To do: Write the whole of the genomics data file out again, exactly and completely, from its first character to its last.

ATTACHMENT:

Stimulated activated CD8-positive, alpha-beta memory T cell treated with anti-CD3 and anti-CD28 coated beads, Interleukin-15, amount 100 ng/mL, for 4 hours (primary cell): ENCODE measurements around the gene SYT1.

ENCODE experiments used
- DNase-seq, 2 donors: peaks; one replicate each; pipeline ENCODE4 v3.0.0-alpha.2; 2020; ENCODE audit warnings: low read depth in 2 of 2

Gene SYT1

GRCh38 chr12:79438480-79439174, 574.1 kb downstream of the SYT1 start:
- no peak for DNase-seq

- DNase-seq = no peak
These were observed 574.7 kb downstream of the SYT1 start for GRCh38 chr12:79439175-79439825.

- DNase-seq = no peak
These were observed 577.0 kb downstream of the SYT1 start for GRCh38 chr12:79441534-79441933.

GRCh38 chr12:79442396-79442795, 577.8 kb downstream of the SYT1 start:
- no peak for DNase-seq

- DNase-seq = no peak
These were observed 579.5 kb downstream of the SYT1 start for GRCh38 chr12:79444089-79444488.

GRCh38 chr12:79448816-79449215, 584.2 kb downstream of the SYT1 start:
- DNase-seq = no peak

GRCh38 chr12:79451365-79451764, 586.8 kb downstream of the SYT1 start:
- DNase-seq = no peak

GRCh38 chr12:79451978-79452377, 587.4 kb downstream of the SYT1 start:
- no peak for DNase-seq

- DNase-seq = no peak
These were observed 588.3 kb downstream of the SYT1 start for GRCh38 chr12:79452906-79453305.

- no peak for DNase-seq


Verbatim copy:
Stimulated activated CD8-positive, alpha-beta memory T cell treated with anti-CD3 and anti-CD28 coated beads, Interleukin-15, amount 100 ng/mL, for 4 hours (primary cell): ENCODE measurements around the gene SYT1.

ENCODE experiments used
- DNase-seq, 2 donors: peaks; one replicate each; pipeline ENCODE4 v3.0.0-alpha.2; 2020; ENCODE audit warnings: low read depth in 2 of 2

Gene SYT1

GRCh38 chr12:79438480-79439174, 574.1 kb downstream of the SYT1 start:
- no peak for DNase-seq

- DNase-seq = no peak
These were observed 574.7 kb downstream of the SYT1 start for GRCh38 chr12:79439175-79439825.

- DNase-seq = no peak
These were observed 577.0 kb downstream of the SYT1 start for GRCh38 chr12:79441534-79441933.

GRCh38 chr12:79442396-79442795, 577.8 kb downstream of the SYT1 start:
- no peak for DNase-seq

- DNase-seq = no peak
These were observed 579.5 kb downstream of the SYT1 start for GRCh38 chr12:79444089-79444488.

GRCh38 chr12:79448816-79449215, 584.2 kb downstream of the SYT1 start:
- DNase-seq = no peak

GRCh38 chr12:79451365-79451764, 586.8 kb downstream of the SYT1 start:
- DNase-seq = no peak

GRCh38 chr12:79451978-79452377, 587.4 kb downstream of the SYT1 start:
- no peak for DNase-seq

- DNase-seq = no peak
These were observed 588.3 kb downstream of the SYT1 start for GRCh38 chr12:79452906-79453305.

- no peak for DNase-seq